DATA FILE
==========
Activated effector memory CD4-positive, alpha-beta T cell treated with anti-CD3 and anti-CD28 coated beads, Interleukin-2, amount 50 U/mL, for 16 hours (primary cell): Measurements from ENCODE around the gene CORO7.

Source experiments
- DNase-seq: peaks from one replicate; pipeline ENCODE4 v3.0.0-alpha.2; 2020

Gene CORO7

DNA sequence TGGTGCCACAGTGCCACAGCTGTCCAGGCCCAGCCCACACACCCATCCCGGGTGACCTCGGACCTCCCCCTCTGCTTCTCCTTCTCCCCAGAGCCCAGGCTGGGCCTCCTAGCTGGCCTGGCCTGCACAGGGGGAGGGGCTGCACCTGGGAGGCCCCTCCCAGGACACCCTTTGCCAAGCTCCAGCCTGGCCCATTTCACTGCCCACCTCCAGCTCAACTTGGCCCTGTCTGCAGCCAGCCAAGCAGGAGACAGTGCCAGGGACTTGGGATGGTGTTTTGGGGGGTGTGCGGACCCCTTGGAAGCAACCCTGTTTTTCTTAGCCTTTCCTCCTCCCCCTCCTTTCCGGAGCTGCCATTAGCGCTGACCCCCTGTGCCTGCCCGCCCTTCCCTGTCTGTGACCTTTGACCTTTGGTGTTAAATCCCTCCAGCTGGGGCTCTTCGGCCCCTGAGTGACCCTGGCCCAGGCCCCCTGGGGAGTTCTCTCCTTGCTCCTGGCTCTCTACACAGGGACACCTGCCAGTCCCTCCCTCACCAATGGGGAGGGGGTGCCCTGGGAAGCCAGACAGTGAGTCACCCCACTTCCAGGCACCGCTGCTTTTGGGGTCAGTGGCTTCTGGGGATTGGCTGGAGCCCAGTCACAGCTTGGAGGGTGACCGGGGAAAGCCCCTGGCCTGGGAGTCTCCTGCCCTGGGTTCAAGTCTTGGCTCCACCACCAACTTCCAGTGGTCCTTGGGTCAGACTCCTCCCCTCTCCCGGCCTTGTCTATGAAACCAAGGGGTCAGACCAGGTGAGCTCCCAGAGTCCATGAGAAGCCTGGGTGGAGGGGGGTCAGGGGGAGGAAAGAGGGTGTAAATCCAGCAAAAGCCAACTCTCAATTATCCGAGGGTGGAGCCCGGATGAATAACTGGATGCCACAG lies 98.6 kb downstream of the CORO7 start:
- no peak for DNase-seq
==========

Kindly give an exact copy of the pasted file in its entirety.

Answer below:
Activated effector memory CD4-positive, alpha-beta T cell treated with anti-CD3 and anti-CD28 coated beads, Interleukin-2, amount 50 U/mL, for 16 hours (primary cell): Measurements from ENCODE around the gene CORO7.

Source experiments
- DNase-seq: peaks from one replicate; pipeline ENCODE4 v3.0.0-alpha.2; 2020

Gene CORO7

DNA sequence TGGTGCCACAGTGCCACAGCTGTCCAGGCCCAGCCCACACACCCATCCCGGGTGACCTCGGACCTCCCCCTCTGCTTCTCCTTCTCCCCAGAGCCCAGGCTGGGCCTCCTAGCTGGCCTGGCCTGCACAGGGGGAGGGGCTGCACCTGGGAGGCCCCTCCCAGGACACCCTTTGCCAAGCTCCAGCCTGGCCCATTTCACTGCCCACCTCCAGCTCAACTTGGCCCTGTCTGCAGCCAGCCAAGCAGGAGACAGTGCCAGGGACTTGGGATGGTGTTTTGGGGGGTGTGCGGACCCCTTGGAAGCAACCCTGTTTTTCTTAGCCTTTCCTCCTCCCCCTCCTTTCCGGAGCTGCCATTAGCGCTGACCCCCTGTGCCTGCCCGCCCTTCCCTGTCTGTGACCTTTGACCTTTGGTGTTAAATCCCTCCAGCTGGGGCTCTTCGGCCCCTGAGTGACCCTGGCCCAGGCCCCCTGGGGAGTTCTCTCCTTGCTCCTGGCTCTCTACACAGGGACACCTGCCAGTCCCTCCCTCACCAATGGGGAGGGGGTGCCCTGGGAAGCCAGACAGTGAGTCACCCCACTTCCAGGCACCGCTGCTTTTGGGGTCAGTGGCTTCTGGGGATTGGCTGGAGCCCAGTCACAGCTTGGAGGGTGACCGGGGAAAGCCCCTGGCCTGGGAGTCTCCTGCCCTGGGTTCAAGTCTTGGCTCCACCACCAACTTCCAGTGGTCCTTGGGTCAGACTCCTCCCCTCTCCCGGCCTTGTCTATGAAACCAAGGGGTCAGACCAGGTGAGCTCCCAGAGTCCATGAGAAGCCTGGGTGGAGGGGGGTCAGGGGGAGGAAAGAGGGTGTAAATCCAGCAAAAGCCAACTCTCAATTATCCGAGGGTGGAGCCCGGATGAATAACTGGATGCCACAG lies 98.6 kb downstream of the CORO7 start:
- no peak for DNase-seq